(NaturalNews) Australia is playing with fire by relaxing its standards on genetically-modified organisms (GMO). According to a recent report in The Australian, both Europe and Japan may cancel their non-GMO grain contracts with Australian growers because of GM contamination, including the recent case of Steve Marsh who lost his organic certification due to GM canola invading his fields..
GMOs are not very prevalent in Australia, and in some Australian states they are still outlawed. But in other regions, political pressure has given way to increased GMO plantings, which threatens Australia's unique position as an exporter of non-GMOs, particularly canola. And if things keep going in the current direction, Australia could lose its position in the non-GM trade market.
The cease trade warnings from at least four European importers and two Japanese importers were prompted after it was determined that a GM canola field in Western Australia (WA) had contaminated more than 540 acres of a nearby organic wheat farm (http://www.abc.net.au/rural/news/content/201...). And current West Australia Minister for Agriculture and Food, Terry Redman, is allegedly pushing to lower Australian organic standards in response, which only adds fuel to the fire.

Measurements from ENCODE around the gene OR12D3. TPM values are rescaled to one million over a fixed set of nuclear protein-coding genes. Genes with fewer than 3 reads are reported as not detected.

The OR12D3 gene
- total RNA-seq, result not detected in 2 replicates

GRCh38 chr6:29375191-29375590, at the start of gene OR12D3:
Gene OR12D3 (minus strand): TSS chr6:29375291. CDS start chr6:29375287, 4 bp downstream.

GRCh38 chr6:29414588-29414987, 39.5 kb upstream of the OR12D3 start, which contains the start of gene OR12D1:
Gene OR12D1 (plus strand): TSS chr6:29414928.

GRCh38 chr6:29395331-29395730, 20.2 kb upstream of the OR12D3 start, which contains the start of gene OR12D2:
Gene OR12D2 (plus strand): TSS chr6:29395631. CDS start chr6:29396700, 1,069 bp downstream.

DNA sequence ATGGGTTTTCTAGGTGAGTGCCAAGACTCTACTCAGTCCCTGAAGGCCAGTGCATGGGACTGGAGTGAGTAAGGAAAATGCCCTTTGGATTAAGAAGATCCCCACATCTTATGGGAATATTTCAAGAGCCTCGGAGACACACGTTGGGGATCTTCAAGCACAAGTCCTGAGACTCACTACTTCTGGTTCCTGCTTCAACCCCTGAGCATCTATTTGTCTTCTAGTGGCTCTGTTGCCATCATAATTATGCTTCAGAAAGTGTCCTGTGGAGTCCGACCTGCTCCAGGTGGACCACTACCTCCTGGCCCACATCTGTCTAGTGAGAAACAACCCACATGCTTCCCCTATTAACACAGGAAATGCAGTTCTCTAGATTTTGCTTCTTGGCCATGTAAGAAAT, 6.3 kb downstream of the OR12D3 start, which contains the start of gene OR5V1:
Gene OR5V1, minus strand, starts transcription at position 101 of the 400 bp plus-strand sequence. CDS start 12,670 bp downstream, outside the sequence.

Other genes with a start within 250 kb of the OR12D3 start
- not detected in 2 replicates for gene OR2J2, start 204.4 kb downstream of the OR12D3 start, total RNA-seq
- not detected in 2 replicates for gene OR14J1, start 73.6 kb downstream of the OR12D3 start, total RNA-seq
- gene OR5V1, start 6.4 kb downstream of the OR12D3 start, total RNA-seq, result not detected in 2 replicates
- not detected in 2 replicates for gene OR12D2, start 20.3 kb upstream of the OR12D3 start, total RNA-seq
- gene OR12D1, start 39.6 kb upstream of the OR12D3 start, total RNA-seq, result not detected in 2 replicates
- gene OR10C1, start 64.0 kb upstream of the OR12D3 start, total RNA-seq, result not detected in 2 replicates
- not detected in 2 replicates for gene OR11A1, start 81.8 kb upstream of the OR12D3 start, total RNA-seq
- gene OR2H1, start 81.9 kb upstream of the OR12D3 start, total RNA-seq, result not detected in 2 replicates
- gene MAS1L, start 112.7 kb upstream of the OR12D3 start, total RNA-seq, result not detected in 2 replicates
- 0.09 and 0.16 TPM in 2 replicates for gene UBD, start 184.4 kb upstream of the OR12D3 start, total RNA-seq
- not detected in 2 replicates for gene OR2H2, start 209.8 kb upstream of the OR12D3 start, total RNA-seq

"European consumers remain resolutely opposed to genetically modified crops, and as European importers we must remain responsive to the needs of our customers," explained a letter from the European importers obtained by The Australian. In other words, if Australian leaders fail to crack down on the GMO takeover, the integrity of the entire non-GM industry is at stake.
However, non-GM and organic growers like Marsh are beginning to take control and fight back against the agri-giants that are destroying their livelihood. Several groups, including the National Association for Sustainable Agriculture and the Network of Concerned Farmers (NCF), have indicated that if non-GM growers successfully win legal cases against the likes of Monsanto, a whole new precedent will be set.
"The GM farmer should be worried because they are ultimately liable and this is an avenue where the non-GM farmer can say right we'll follow this example and we'll do the same and it could be a class action if you're not sure who causes it," explained Julie Newman from NCF to Australian reporters, in reference to contamination lawsuits against GM growers.